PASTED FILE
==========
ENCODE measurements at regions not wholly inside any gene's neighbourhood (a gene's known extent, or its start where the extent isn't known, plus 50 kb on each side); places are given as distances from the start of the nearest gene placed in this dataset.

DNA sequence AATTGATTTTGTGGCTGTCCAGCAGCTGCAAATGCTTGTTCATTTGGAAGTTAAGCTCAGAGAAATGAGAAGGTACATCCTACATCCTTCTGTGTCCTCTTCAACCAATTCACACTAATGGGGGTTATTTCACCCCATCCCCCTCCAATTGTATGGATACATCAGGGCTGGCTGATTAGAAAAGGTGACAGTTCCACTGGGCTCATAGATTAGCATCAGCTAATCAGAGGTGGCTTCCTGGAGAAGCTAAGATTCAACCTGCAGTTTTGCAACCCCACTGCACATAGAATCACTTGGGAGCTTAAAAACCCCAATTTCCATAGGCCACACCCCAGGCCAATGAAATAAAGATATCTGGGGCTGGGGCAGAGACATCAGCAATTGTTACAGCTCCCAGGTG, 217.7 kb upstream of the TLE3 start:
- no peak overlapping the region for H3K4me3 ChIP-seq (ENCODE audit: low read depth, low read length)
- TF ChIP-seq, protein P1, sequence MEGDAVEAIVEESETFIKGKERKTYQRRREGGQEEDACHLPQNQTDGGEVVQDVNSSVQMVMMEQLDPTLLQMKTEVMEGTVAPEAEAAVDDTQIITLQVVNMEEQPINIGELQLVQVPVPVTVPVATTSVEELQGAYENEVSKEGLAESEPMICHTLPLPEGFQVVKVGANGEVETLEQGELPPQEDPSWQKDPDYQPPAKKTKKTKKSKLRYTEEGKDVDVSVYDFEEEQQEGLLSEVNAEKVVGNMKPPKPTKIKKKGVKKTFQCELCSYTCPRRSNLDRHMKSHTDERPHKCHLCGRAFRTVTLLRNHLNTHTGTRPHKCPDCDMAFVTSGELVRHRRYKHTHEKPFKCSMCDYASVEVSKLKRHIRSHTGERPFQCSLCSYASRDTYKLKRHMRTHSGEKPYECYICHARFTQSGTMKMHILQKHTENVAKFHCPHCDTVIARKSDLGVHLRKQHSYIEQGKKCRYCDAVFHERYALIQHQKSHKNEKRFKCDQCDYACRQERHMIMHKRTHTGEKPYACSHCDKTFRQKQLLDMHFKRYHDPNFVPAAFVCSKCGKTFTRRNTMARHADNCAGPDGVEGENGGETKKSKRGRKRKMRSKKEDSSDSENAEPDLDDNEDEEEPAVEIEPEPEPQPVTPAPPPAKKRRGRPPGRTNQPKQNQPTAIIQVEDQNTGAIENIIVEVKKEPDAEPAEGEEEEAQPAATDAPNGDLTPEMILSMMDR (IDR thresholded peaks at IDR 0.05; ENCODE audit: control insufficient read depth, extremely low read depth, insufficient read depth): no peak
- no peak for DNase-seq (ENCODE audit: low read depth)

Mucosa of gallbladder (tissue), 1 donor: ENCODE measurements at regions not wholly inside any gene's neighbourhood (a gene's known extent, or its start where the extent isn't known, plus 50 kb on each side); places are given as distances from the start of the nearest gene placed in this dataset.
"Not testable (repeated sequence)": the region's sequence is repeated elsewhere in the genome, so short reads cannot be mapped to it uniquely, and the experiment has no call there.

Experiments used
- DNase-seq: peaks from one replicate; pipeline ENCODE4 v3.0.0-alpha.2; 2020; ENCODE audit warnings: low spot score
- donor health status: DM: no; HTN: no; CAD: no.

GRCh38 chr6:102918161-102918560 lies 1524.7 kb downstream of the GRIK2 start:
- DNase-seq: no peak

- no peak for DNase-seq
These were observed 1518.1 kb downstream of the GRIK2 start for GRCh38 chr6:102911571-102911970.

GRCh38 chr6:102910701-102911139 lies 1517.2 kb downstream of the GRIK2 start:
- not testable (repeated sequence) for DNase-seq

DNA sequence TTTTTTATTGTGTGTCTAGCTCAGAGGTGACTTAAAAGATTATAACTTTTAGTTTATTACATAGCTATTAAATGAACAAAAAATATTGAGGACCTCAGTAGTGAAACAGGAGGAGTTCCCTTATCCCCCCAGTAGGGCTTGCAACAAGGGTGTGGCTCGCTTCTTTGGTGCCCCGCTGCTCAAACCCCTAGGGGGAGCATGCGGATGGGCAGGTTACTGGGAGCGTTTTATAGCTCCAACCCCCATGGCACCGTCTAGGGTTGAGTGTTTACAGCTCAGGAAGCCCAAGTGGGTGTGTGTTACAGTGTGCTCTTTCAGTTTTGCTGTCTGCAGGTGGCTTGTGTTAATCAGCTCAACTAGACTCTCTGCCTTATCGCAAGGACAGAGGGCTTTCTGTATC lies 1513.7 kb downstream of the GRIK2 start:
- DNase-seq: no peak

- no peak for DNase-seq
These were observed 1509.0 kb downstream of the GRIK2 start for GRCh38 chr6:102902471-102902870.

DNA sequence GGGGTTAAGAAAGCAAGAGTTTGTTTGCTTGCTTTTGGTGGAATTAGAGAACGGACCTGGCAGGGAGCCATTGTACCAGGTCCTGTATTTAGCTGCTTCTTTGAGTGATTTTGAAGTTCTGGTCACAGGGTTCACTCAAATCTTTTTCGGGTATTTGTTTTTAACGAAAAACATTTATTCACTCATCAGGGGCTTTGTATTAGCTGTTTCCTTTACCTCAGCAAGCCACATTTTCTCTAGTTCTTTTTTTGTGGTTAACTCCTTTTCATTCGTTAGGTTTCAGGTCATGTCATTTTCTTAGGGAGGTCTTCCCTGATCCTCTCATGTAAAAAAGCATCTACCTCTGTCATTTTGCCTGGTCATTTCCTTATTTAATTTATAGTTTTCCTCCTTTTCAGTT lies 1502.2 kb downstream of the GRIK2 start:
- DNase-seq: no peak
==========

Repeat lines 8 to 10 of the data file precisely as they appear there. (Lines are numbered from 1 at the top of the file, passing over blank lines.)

Experiments used
- DNase-seq: peaks from one replicate; pipeline ENCODE4 v3.0.0-alpha.2; 2020; ENCODE audit warnings: low spot score
- donor health status: DM: no; HTN: no; CAD: no.